Just in case there were lingering doubtsand there weren't many -- Robin Rose's new show at Middendorf/Lane incontrovertibly places him among the best artists in town.

Both abstract painter and avant-garde musician, Rose has performed with critical acclaim in both media, though he has not before attempted to combine the two in a balanced, serious way. These paintings are very serious indeed: The centerpiece, in fact, is a three-part altarpiece with sound that transforms the gallery into a chapel-like setting. Most Christmas shows worship commerce. This one provides a spiritual oasis.

To prove it, you'll have to pull up a chair and listen as the taped, synthesized sounds of voice, tinkling bells and white noise (in the guise of wind) reconstitute themselves in gentle surges of sound that shift from one painting to another, enveloping the viewer. The three diptychs painted with encaustic (wax and pigment) that make up this "Trinity Altar" -- the black "Temptation," the red-orange "Prophecy" and silver "Revelation"--do their part, even though they are not Rose's best work. Ultimately, however, it is the music that provides most of the thrills here, much in the way that choirs do when they resound through great cathedrals.

"The Trinity Altar" grew out of Rose's travels in Europe last summer, where he rediscovered religious art. "I realized that what humans need most is what they're most afraid of today: a belief system. I've tried to make a religious impact without sectarian references." He's done it, and no doubt will do it even better in the future. Meanwhile, the piece yearns for better lighting and a more intimate setting.

There are other handsome drawings, works on paper and paintings, including a great one titled "Patina" -- ordered, brushy, cobalt green marks made from hot wax and brass pigments. Upstairs are several small, witty works titled "Reliquaries" -- homages to other artists -- all painted in the familiar trapezoidal formats that were Rose's hallmark prior to this show. The exhibition continues through Jan. 15 at 2009 Columbia Rd. NW. Hours are Tuesdays through Fridays, 11 to 6; Saturdays noon to 5. Middendorf/Lane will be closed Dec. 24 and 25 and New Year's Day. Foundry Gallery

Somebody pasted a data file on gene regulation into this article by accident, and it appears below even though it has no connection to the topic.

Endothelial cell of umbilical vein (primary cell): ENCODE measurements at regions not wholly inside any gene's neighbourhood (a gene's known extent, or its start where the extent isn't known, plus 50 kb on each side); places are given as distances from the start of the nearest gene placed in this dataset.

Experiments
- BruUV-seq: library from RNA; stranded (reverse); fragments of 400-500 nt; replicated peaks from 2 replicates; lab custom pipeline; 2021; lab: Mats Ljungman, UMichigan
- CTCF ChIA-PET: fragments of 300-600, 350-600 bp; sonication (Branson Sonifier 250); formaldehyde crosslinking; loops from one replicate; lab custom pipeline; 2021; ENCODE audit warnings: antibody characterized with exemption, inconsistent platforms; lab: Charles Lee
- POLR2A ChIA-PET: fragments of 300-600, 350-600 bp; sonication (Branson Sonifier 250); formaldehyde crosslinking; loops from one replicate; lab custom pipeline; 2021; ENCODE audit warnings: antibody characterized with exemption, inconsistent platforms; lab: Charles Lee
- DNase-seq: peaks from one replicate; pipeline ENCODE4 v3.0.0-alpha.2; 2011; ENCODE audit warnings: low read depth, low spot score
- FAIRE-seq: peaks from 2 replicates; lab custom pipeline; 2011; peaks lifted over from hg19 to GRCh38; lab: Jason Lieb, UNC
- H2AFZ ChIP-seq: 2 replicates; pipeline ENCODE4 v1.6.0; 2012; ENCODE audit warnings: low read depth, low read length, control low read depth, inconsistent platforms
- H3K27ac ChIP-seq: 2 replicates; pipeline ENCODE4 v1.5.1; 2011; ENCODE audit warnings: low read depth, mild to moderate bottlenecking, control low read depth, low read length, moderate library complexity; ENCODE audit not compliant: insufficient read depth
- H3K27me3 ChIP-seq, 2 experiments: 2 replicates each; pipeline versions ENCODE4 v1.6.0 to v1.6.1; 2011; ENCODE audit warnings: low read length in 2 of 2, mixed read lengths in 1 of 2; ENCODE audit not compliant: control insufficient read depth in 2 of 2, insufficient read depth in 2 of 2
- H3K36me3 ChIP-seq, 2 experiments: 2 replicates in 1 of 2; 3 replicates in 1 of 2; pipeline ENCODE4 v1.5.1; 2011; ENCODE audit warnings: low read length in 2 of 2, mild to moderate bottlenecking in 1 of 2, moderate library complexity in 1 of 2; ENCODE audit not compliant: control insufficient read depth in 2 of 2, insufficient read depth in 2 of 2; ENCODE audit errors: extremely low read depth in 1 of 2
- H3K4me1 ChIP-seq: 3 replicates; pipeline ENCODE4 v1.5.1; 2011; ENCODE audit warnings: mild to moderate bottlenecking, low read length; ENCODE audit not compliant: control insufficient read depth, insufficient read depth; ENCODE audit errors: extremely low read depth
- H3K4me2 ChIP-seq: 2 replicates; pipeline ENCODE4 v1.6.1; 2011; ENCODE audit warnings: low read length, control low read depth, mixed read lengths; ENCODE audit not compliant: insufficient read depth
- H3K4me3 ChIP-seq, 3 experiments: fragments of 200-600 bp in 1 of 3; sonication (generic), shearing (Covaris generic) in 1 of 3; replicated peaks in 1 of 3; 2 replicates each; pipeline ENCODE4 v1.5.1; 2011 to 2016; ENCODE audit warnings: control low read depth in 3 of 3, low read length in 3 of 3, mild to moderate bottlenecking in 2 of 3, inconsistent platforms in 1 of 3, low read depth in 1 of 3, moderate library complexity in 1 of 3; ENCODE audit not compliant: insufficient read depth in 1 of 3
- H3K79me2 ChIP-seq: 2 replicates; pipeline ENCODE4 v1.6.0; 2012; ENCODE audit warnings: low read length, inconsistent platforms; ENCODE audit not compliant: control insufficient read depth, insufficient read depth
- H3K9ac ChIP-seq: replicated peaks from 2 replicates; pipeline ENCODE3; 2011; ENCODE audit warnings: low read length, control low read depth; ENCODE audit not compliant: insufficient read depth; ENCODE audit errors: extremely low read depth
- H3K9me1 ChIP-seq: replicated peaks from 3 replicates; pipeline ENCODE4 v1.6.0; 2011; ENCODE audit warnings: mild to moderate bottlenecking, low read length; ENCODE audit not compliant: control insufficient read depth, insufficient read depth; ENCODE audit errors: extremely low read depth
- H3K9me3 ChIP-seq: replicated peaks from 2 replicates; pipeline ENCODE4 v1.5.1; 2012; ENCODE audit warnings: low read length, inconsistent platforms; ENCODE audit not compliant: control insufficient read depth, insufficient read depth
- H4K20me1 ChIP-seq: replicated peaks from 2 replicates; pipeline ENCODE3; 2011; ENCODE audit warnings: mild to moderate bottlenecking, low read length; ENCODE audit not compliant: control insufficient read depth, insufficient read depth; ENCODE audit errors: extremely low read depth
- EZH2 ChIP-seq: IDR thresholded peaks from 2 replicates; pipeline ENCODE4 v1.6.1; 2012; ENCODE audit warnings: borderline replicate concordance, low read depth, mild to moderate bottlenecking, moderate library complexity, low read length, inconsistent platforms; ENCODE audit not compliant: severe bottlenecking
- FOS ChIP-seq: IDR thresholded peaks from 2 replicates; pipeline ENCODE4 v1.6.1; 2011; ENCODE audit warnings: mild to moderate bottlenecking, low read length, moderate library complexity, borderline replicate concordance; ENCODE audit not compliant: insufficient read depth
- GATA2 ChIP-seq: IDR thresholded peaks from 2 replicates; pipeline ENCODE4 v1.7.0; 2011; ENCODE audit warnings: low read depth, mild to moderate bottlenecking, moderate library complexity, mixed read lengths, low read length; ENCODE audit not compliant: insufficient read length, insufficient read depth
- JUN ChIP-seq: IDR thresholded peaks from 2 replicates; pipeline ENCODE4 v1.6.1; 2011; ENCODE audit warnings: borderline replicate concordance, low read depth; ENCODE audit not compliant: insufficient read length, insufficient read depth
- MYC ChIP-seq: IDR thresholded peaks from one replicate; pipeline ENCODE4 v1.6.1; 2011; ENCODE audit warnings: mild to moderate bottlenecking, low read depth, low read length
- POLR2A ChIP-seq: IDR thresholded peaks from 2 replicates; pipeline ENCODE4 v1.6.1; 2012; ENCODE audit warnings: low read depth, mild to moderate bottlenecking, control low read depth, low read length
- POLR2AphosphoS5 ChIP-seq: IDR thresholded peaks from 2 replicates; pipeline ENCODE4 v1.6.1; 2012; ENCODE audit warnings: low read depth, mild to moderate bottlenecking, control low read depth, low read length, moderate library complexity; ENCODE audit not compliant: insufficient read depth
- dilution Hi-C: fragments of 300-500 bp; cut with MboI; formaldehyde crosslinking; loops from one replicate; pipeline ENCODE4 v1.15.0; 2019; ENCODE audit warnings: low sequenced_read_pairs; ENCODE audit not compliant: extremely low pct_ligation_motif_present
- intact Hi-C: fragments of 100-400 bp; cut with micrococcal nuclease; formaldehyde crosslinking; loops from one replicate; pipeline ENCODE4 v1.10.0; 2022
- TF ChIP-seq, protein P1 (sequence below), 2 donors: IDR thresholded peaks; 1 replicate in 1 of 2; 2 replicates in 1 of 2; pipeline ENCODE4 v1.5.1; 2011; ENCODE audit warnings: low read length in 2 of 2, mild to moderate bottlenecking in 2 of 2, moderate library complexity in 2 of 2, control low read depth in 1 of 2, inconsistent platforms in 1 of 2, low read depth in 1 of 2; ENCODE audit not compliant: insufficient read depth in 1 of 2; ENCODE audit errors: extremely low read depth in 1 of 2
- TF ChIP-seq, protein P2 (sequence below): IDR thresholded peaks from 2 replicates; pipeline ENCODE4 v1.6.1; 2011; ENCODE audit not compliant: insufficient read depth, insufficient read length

"Miniatures," Foundry Gallery's annual Christmas show, finds this cooperative with more good artist-members than ever. Within a given format of 4 by 6 inches or less, three dozen of them have come up with a wide range of works, all priced under $300.

Sculpture makes a particularly strong showing, both in the tiny constructions evoking humdrum architectural fac,ades by Marie Ringwald and the ceramic fragments of ancient ruins by Bonnie Collier. Best of all are the triangular sculptures in steel by Mary Frank, each one a whimsical little narrative featuring pyramids, whales and such.

Two good artists have switched media without sacrificing impact. Painter Judy Bass is showing color photographs of Greece that are startling in their three-dimensionality, and photographer Jim Sherwood proves to be a fine draftsman in his color-pencil translations of Polaroid snapshots. The show, at 641 Indiana Ave.NW, continues through Jan. 8 and is open Tuesdays through Saturdays, 11 to 5. Christmas Shopping Ideas

* Not one but two lavish new books about Washington stripe painter Gene Davis have been published, just in time for Christmas and also just in time to go with the three exhibitions of his work concurrently on view in New York: "Gene Davis: 40 Prints and Drawings" in the mezzanine gallery of the Metropolitan Museum through January; "Gene Davis: Drawings," on view at the Brooklyn Museum of Art through Feb. 6; and "Gene Davis: New Paintings" at the Charles Cowles Gallery in SoHo through December.

It will come as a surprise that the Cowles show includes not a single stripe painting, but rather Davis' latest switcheroo: several giant heads in flat, black silhouette--all alike and all self-portraits, the artist says. In fact, they bear a striking resemblance to the labels used by Georgetown Leather Design, but open-mouthed and in reverse.

"Gene Davis: Drawings" ($24.50), published as a catalogue for the Brooklyn show, was written by the late Gene Baro. The larger book, "Gene Davis" ($60), is a lavishly illustrated monograph written by Steven Naifeh as his Harvard PhD thesis. Both are available in the Corcoran bookshop.

* Austrian artist and environmentalist Friedensreich Hundertwasser is back in town -- this time with a new poster (ed. 2,000) to benefit the Center for Environmental Education's Whale Protection Fund, titled "Noah's Ark 2,000." Filled with the artist's characteristic swirls of color on a black ground, it carries the message: "You are a guest of Nature. Behave."